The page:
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Book Review – The Store

October 19, 2014

Synopsis: A giant discount retail store (called The Store) moves into a small town and takes over.

Unsettling more for its depiction of corporate fascism and groupthink than its supernatural aspects (which are downplayed and undercooked). The author has a tendency to drop in information that should be a major character motivator or seems to be a major plot point and then never come back to it again. For example, an early viewpoint character is killed offscreen and not only do the other characters not comment on it but it is barely mentioned again.

Also, there are some odd sexual politics shoehorned in that seem to be more the beliefs of the author than any of the characters For example, one of the female characters laments the current (1998) state of feminism, thinking “Today many of the feminists were as bad as the old male chauvinists had been” and that “feminists were advocating restrictions and censorship, trying to inhibit freedom rather than expand it,” and this ends up having no bearing whatsoever, character-wise, plot-wise, or theme-wise, on any other aspect of the book. This is not about my feelings on feminism (which I support) but rather that whatever a character believes should be supported and reinforced by the text. Characters are not mouthpieces for the author.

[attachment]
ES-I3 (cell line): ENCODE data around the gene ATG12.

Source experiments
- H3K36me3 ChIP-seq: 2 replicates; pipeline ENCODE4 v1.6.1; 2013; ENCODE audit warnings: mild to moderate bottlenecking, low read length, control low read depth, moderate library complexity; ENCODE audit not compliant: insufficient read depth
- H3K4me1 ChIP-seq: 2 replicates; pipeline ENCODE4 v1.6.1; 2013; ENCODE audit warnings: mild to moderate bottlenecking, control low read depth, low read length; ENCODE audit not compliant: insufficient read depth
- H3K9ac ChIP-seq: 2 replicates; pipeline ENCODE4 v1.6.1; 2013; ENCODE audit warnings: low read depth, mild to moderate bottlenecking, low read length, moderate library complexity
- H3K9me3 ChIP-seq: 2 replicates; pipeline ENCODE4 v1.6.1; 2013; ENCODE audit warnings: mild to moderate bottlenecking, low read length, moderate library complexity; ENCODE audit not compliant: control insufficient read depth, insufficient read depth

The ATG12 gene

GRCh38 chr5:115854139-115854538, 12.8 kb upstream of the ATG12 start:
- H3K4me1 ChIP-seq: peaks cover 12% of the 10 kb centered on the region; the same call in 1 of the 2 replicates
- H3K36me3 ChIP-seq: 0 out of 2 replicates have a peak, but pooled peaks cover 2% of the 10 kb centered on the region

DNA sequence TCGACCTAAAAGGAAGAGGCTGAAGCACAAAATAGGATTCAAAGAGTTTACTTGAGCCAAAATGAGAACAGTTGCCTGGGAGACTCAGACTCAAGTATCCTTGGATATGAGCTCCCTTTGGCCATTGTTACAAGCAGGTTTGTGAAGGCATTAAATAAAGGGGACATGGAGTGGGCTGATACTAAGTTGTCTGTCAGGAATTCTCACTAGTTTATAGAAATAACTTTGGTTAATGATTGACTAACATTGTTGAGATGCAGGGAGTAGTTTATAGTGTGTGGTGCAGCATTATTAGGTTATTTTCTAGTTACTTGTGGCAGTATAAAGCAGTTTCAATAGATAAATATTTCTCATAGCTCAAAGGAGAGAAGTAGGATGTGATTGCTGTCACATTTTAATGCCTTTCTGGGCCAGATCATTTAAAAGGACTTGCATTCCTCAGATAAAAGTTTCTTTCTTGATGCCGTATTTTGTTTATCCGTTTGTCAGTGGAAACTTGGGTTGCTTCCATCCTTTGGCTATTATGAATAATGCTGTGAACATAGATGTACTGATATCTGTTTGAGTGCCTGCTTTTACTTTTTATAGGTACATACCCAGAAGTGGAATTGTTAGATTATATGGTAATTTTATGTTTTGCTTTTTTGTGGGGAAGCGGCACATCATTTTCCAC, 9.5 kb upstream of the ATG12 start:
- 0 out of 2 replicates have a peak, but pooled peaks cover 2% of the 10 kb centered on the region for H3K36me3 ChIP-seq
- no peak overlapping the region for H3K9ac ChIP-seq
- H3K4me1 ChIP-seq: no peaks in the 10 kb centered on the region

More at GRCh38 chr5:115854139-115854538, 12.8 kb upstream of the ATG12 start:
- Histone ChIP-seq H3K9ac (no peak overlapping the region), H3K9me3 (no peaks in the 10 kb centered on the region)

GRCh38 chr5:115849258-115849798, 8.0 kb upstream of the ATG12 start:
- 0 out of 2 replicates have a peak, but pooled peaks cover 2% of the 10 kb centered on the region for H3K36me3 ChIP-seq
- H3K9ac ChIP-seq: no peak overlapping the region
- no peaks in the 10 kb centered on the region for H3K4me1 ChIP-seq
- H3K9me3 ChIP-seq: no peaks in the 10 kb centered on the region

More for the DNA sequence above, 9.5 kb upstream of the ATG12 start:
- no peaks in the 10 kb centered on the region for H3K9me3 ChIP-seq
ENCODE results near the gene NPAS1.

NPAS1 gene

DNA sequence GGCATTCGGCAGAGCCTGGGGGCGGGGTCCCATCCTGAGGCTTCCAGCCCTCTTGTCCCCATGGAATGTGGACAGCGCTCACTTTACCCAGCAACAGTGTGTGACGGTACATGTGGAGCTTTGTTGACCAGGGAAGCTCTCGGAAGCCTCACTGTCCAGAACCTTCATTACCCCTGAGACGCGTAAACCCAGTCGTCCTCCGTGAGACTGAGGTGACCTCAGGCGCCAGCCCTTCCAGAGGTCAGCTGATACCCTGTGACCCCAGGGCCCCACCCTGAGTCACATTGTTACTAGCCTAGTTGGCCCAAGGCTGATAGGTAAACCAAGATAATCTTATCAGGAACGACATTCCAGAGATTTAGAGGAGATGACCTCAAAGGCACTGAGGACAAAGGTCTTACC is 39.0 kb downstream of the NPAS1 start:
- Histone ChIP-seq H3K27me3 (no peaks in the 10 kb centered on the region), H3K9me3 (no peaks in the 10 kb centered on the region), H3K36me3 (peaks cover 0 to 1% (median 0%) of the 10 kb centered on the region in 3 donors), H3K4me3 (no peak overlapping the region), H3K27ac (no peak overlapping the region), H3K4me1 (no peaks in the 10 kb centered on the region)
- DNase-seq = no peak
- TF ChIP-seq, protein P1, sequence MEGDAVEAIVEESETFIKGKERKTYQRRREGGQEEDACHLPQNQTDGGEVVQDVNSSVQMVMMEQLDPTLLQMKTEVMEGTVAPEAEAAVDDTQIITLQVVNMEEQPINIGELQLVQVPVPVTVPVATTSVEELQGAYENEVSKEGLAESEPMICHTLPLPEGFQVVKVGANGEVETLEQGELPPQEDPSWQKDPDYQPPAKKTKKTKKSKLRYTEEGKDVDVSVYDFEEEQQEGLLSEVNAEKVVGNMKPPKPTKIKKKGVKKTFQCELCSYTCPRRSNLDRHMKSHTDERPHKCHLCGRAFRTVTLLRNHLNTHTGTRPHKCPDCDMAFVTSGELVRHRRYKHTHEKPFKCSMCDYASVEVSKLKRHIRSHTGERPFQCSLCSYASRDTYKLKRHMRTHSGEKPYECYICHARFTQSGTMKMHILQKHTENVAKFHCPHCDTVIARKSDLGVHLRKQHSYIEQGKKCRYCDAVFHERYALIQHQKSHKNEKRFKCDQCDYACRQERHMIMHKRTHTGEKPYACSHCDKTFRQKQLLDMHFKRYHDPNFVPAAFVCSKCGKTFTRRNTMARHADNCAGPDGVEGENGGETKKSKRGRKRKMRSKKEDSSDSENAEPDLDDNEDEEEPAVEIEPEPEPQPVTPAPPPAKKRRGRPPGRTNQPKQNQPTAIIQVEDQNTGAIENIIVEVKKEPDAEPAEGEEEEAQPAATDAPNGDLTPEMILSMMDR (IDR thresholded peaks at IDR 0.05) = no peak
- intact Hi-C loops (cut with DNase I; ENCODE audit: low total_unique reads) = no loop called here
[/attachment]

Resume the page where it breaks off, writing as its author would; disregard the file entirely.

In another example of the sexual politics, a scene of a widow interested in buying a vibrator is meant to portray the way The Store infects the town with an insidious debauchery (which is never really brought up again). I understand that horror often uses sex as a shorthand for taboo (and this book breaks the ultimate taboo), but I struggle to see how a lonely woman wanting a moment of pleasure could be considered evil.

All in all, I think this book pulled too many punches. There are multiple instances in which the author could have expanded to show the truly horrible and deranged way The Store is changing the town and the townspeople, but in each case we just get a brief interlude with no followup. Instead, we get A LOT about the political machinations of The Store, which, in my mind, should’ve been the setup for the real horror. Don’t get me wrong, the way The Store swallows the town is genuinely disconcerting. I was just hoping it would become terrifying.

All in all, a decent page turner with some interesting thoughts about the intersection between consumer culture and totalitarianism, but I was left feeling like it was more of a sketch than a fully realized fable

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